Last month, the United States Supreme Court ruled that the "self-care" provisions of the Family & Medical Leave Act of 1993 (FMLA) cannot be enforced against a state, unless the state consents to being sued under the FMLA. The FMLA is a federal law that guarantees eligible employees the right to take up to 12 weeks off per year due to their own serious health condition (medical leaves), or due to a serious health condition of their spouse, parent, or child (family leaves). Under the Supreme Court's decision, the FMLA's family leave provisions still apply to states. However, the FMLA no longer requires states to permit their employees to take time off for their own medical conditions.
The basis for the Supreme Court's decision is the 11th Amendment to the United States Constitution, which declares the states to be sovereign, and limits the federal government's right to create laws under which states can be sued. The 14th Amendment, which forbids the states from denying equal protection of the law to anyone, provides a limited exception to the States' sovereign immunity. In the context of federal laws like the FMLA, which are intended to protect against gender discrimination, that exception only applies if the law is intended to correct a well-documented pattern of gender discrimination.
In Coleman v. Court of Appeals of Maryland, the Supreme Court recognized that when Congress passed the FMLA, it had strong evidence that states were discriminating against women based on sex with respect to their family-leave policies. It therefore had previously recognized that the FMLA's family-leave provisions do apply to states. However, Coleman concludes that Congress did not have enough evidence of gender discrimination with respect to medical leaves for an employee's own serious health to justify applying those provisions of the FMLA to states. It reached this conclusion even though Congress apparently intended the FMLA's medical leave provisions to protect women with pregnancy-related illnesses, but in a way that did not discriminate against men by protecting all medical leaves, and not just leaves for pregnancy-related conditions.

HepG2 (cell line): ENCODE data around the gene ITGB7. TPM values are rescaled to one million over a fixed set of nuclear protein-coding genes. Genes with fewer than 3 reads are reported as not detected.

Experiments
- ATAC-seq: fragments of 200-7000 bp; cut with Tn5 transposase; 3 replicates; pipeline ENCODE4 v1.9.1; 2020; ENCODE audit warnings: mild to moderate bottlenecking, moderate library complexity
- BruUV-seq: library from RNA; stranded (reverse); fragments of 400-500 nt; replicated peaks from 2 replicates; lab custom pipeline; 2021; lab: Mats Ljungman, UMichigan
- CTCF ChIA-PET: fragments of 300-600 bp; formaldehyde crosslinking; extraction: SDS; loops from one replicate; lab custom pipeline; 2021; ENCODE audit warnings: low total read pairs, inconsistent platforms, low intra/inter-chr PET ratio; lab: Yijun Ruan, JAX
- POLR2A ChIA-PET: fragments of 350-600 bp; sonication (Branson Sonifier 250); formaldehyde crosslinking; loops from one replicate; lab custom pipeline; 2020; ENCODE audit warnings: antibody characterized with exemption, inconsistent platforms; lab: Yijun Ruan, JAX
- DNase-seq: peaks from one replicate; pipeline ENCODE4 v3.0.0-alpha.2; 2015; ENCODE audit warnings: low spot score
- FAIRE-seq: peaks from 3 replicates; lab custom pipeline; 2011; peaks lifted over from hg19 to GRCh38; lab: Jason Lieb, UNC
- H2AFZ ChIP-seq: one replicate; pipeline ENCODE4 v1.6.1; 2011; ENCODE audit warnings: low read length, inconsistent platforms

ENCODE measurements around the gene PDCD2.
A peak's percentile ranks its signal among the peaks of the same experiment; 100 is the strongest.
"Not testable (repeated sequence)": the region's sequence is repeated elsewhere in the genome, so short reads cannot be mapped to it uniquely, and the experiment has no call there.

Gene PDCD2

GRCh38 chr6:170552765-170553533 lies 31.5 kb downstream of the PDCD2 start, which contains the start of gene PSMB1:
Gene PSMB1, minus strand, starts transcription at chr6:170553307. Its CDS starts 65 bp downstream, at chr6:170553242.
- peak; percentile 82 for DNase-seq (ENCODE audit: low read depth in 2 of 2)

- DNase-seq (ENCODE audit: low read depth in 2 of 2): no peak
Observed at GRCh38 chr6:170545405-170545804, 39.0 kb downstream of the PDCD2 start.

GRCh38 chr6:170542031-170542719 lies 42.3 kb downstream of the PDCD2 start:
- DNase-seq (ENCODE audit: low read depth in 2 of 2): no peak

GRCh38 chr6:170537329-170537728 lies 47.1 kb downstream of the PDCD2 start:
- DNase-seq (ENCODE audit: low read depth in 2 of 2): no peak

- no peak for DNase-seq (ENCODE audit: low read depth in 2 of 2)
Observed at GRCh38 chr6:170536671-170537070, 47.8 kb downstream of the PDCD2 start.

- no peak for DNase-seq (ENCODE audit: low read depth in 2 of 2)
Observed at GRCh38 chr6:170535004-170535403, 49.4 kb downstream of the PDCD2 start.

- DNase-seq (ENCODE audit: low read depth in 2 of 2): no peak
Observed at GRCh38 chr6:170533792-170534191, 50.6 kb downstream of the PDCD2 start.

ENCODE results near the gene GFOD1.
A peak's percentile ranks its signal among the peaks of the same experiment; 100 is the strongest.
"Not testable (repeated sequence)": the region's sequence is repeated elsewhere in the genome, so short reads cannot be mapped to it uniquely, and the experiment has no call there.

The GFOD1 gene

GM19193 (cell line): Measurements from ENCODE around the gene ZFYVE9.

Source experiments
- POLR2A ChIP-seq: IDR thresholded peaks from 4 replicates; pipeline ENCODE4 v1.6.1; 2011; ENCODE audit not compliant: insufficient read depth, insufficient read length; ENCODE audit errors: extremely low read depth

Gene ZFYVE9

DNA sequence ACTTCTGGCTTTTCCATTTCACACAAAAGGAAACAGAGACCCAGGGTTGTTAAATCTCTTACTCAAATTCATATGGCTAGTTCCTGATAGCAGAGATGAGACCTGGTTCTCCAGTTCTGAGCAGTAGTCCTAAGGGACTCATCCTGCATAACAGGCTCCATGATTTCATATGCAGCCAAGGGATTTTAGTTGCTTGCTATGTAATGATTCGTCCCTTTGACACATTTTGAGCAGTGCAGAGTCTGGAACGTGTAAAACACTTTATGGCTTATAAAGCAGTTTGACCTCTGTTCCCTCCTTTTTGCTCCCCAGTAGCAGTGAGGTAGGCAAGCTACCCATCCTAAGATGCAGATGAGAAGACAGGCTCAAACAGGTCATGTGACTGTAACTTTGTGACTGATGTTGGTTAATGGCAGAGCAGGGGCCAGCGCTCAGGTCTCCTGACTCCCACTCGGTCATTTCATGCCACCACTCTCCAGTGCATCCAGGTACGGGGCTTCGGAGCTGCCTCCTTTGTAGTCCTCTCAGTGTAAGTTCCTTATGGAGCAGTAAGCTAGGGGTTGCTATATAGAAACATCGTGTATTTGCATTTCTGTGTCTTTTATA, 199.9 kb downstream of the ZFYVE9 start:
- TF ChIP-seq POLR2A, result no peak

The Supreme Court's ruling does not merely mean that the FMLA's self-care provisions are unenforceable against states like New Jersey and New York. It also applies to subdivisions of the state, such as towns, cities, boroughs, villages, and other municipalities. It also applies to and municipal police departments, fire department, schools districts, and other state and local government entities. However, it does not eliminate protections against pregnancy or disability discrimination committed by state and local government provided by other laws such as the American's with Disabilities Act (ADA), the Pregnancy Discrimination Act (PDA), the New Jersey Law Against Discrimination (NJLAD), New Jersey's Family Leave Act (NJFLA), the New York Human Rights Law (NYHRL), and the New York City Human Rights Law (NYCHRL).
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